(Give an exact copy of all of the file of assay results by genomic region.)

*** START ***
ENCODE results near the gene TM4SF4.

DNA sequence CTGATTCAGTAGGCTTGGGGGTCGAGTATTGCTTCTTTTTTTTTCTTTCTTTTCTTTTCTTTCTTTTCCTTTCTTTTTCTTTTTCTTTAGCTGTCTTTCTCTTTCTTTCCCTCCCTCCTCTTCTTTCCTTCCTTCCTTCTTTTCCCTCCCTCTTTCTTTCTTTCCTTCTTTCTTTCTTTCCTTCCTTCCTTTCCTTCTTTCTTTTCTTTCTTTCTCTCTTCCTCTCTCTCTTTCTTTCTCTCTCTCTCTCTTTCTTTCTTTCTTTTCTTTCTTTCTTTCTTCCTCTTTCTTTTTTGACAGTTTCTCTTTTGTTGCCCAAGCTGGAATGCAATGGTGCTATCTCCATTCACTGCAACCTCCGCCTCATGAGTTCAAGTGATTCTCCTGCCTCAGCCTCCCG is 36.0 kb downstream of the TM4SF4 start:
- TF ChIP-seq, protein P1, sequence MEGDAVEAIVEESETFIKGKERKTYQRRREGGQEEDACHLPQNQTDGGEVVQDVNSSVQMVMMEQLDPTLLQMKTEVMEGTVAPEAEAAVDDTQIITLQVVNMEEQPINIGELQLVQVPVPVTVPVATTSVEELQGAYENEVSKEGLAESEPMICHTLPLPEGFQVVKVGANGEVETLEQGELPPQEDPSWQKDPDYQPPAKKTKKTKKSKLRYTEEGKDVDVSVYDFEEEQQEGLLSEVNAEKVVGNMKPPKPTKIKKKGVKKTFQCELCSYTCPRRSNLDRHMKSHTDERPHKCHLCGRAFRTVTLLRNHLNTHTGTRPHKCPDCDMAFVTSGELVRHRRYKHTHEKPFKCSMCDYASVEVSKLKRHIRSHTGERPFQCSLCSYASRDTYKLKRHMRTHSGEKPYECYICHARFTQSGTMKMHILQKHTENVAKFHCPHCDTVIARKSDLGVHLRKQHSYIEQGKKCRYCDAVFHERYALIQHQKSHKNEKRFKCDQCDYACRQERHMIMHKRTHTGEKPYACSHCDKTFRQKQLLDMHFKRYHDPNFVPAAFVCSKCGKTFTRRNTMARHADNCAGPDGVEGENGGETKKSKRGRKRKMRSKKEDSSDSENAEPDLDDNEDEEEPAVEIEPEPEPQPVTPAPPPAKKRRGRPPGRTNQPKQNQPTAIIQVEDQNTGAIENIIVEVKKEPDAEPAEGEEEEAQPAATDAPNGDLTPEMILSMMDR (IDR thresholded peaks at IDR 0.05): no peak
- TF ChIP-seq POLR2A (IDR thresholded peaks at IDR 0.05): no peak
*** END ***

ENCODE results near the gene TM4SF4.

DNA sequence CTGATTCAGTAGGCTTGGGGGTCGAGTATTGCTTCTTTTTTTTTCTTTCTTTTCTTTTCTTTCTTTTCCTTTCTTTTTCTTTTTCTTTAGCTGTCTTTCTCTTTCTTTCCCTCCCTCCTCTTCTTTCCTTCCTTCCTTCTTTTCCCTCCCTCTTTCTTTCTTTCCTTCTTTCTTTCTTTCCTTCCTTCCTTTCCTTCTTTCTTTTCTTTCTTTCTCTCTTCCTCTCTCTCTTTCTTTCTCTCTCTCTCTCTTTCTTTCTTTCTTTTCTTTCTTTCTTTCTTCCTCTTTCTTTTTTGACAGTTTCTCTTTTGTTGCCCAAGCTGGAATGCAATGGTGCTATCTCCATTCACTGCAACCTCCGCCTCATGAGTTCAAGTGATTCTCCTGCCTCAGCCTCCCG is 36.0 kb downstream of the TM4SF4 start:
- TF ChIP-seq, protein P1, sequence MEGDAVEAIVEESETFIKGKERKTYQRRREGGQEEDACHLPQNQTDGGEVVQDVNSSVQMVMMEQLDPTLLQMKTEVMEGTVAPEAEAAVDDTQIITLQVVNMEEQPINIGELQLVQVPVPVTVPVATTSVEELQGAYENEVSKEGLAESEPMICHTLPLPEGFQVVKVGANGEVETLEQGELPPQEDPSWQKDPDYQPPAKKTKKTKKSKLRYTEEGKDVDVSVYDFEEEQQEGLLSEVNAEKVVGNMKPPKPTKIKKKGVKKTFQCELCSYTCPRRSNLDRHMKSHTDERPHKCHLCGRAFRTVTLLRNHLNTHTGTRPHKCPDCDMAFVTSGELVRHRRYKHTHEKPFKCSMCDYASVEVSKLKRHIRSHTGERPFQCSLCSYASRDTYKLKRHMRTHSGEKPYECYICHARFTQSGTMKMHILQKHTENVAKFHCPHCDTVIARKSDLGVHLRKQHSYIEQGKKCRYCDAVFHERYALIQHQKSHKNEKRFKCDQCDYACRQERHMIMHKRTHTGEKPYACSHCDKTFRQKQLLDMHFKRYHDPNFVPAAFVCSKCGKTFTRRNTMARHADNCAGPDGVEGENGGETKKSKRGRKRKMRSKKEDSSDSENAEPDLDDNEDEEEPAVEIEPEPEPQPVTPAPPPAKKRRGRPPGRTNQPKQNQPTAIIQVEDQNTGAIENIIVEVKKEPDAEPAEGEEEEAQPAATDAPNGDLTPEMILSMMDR (IDR thresholded peaks at IDR 0.05): no peak
- TF ChIP-seq POLR2A (IDR thresholded peaks at IDR 0.05): no peak